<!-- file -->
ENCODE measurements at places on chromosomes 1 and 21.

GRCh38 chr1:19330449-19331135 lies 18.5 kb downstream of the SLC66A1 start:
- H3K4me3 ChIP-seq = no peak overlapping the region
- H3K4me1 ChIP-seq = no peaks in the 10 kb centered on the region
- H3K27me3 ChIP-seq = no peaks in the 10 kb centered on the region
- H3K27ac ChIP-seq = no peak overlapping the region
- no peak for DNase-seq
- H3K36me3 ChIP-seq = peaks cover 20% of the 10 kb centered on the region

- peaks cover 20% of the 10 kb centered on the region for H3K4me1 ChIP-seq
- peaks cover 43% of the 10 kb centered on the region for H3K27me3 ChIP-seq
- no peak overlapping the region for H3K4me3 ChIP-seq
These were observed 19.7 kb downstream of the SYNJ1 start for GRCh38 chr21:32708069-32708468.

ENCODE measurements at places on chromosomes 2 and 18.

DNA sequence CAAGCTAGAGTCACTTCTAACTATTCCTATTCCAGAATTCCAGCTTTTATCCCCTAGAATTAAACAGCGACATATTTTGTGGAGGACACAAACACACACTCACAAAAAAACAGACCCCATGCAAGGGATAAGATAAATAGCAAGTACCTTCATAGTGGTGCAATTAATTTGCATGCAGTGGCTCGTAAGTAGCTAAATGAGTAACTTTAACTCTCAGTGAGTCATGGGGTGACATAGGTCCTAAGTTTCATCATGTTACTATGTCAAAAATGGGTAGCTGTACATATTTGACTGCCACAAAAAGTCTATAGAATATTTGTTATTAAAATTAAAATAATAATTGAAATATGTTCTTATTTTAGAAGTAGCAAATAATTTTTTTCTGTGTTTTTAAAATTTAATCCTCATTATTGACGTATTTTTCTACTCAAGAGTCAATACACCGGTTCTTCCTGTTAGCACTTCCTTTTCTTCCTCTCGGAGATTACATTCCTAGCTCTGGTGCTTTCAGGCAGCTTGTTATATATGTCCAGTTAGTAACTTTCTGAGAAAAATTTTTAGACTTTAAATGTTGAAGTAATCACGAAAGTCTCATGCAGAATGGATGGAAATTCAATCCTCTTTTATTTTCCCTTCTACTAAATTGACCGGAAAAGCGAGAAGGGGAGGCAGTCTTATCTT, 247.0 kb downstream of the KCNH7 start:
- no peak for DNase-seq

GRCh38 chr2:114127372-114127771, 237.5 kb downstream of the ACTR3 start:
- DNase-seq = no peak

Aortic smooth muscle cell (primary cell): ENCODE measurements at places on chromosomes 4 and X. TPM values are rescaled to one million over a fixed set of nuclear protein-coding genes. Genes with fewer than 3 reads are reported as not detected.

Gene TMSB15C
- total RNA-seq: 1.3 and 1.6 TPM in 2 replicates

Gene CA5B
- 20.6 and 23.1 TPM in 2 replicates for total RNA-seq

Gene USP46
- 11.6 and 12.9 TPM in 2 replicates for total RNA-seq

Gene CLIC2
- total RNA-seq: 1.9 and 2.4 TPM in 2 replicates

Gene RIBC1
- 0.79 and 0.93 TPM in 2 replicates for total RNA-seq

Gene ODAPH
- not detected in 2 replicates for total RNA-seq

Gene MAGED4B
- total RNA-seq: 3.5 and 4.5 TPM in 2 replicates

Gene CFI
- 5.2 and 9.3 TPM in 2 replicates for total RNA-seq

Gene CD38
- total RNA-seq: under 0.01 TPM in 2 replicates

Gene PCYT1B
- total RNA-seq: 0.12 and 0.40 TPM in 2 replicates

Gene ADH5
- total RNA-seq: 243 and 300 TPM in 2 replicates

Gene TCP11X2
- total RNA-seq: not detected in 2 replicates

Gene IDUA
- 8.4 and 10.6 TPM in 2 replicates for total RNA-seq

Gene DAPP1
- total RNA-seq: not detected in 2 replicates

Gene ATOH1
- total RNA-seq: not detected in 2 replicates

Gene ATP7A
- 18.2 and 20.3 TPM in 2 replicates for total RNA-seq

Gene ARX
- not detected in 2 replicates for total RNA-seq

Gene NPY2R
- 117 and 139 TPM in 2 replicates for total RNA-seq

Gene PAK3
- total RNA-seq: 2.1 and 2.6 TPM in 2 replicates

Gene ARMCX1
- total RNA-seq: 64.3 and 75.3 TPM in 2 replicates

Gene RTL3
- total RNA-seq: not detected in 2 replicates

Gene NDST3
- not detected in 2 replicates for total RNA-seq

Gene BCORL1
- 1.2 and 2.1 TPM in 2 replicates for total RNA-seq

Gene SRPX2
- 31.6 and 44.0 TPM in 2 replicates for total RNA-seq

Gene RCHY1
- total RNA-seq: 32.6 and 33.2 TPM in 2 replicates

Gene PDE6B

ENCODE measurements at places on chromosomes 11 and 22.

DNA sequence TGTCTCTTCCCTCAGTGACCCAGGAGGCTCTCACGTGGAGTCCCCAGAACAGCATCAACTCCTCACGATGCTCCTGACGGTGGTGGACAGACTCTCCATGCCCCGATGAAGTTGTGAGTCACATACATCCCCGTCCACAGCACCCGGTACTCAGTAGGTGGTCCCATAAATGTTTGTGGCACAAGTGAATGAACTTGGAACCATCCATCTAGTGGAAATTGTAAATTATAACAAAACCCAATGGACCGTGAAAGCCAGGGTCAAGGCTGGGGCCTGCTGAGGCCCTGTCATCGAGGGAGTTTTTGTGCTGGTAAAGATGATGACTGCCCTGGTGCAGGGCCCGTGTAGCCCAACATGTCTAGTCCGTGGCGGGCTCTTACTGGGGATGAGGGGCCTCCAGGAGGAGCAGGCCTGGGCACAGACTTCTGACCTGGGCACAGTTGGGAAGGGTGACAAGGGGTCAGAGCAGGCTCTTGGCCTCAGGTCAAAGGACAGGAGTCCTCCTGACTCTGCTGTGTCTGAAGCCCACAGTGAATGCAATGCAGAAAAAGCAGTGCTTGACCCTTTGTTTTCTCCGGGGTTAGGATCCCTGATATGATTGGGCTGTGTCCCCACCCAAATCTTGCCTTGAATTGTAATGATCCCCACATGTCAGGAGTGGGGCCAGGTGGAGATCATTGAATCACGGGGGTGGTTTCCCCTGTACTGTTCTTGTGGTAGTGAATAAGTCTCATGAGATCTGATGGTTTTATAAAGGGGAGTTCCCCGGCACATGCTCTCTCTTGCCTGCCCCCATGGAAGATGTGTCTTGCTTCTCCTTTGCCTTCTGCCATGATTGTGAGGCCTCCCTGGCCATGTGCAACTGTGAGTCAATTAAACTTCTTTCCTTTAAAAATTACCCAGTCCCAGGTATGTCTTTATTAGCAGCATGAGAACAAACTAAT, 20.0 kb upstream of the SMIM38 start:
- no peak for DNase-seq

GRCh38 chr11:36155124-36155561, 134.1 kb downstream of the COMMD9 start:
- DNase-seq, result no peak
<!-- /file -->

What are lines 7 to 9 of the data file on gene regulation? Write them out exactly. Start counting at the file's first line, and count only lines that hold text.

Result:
- no peak for DNase-seq
- H3K36me3 ChIP-seq = peaks cover 20% of the 10 kb centered on the region

- peaks cover 20% of the 10 kb centered on the region for H3K4me1 ChIP-seq